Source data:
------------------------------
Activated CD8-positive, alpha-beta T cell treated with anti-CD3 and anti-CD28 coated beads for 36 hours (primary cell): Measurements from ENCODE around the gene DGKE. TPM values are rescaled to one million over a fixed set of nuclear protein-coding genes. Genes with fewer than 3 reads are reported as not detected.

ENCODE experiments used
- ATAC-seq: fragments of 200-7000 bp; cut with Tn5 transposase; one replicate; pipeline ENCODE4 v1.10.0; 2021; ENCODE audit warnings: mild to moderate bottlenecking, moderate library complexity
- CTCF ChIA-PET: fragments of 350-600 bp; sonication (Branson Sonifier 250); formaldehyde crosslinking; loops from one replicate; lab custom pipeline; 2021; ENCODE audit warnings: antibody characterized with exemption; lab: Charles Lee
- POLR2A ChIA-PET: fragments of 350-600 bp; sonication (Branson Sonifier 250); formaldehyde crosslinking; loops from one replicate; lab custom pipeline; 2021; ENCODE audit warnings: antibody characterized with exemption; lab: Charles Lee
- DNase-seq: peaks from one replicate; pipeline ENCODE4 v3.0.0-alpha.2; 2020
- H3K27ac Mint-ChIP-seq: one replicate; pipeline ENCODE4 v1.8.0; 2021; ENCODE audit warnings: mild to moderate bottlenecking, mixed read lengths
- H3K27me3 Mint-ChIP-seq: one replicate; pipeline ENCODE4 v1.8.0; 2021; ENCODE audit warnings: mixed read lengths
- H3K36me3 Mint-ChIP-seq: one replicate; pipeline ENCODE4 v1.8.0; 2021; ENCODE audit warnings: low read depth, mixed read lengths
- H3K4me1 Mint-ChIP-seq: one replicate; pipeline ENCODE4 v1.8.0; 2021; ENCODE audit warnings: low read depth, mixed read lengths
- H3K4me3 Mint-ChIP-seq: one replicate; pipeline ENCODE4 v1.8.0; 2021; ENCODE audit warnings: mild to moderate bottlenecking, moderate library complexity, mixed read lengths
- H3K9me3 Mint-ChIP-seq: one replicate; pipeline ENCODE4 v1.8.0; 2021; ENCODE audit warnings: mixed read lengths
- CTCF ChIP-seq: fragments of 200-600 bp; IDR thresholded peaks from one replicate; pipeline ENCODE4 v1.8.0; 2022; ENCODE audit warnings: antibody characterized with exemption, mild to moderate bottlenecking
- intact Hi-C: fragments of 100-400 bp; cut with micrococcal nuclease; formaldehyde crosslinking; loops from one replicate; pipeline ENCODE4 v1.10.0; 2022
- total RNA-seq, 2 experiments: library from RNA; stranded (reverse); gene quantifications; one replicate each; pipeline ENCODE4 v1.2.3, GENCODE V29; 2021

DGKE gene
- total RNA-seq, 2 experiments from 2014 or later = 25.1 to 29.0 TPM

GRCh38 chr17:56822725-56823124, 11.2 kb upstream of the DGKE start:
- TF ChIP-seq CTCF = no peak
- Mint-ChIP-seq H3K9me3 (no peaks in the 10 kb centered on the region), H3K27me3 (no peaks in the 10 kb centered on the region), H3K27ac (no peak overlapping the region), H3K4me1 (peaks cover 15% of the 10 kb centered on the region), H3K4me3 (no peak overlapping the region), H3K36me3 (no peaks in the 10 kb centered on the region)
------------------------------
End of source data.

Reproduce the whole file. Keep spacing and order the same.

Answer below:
Activated CD8-positive, alpha-beta T cell treated with anti-CD3 and anti-CD28 coated beads for 36 hours (primary cell): Measurements from ENCODE around the gene DGKE. TPM values are rescaled to one million over a fixed set of nuclear protein-coding genes. Genes with fewer than 3 reads are reported as not detected.

ENCODE experiments used
- ATAC-seq: fragments of 200-7000 bp; cut with Tn5 transposase; one replicate; pipeline ENCODE4 v1.10.0; 2021; ENCODE audit warnings: mild to moderate bottlenecking, moderate library complexity
- CTCF ChIA-PET: fragments of 350-600 bp; sonication (Branson Sonifier 250); formaldehyde crosslinking; loops from one replicate; lab custom pipeline; 2021; ENCODE audit warnings: antibody characterized with exemption; lab: Charles Lee
- POLR2A ChIA-PET: fragments of 350-600 bp; sonication (Branson Sonifier 250); formaldehyde crosslinking; loops from one replicate; lab custom pipeline; 2021; ENCODE audit warnings: antibody characterized with exemption; lab: Charles Lee
- DNase-seq: peaks from one replicate; pipeline ENCODE4 v3.0.0-alpha.2; 2020
- H3K27ac Mint-ChIP-seq: one replicate; pipeline ENCODE4 v1.8.0; 2021; ENCODE audit warnings: mild to moderate bottlenecking, mixed read lengths
- H3K27me3 Mint-ChIP-seq: one replicate; pipeline ENCODE4 v1.8.0; 2021; ENCODE audit warnings: mixed read lengths
- H3K36me3 Mint-ChIP-seq: one replicate; pipeline ENCODE4 v1.8.0; 2021; ENCODE audit warnings: low read depth, mixed read lengths
- H3K4me1 Mint-ChIP-seq: one replicate; pipeline ENCODE4 v1.8.0; 2021; ENCODE audit warnings: low read depth, mixed read lengths
- H3K4me3 Mint-ChIP-seq: one replicate; pipeline ENCODE4 v1.8.0; 2021; ENCODE audit warnings: mild to moderate bottlenecking, moderate library complexity, mixed read lengths
- H3K9me3 Mint-ChIP-seq: one replicate; pipeline ENCODE4 v1.8.0; 2021; ENCODE audit warnings: mixed read lengths
- CTCF ChIP-seq: fragments of 200-600 bp; IDR thresholded peaks from one replicate; pipeline ENCODE4 v1.8.0; 2022; ENCODE audit warnings: antibody characterized with exemption, mild to moderate bottlenecking
- intact Hi-C: fragments of 100-400 bp; cut with micrococcal nuclease; formaldehyde crosslinking; loops from one replicate; pipeline ENCODE4 v1.10.0; 2022
- total RNA-seq, 2 experiments: library from RNA; stranded (reverse); gene quantifications; one replicate each; pipeline ENCODE4 v1.2.3, GENCODE V29; 2021

DGKE gene
- total RNA-seq, 2 experiments from 2014 or later = 25.1 to 29.0 TPM

GRCh38 chr17:56822725-56823124, 11.2 kb upstream of the DGKE start:
- TF ChIP-seq CTCF = no peak
- Mint-ChIP-seq H3K9me3 (no peaks in the 10 kb centered on the region), H3K27me3 (no peaks in the 10 kb centered on the region), H3K27ac (no peak overlapping the region), H3K4me1 (peaks cover 15% of the 10 kb centered on the region), H3K4me3 (no peak overlapping the region), H3K36me3 (no peaks in the 10 kb centered on the region)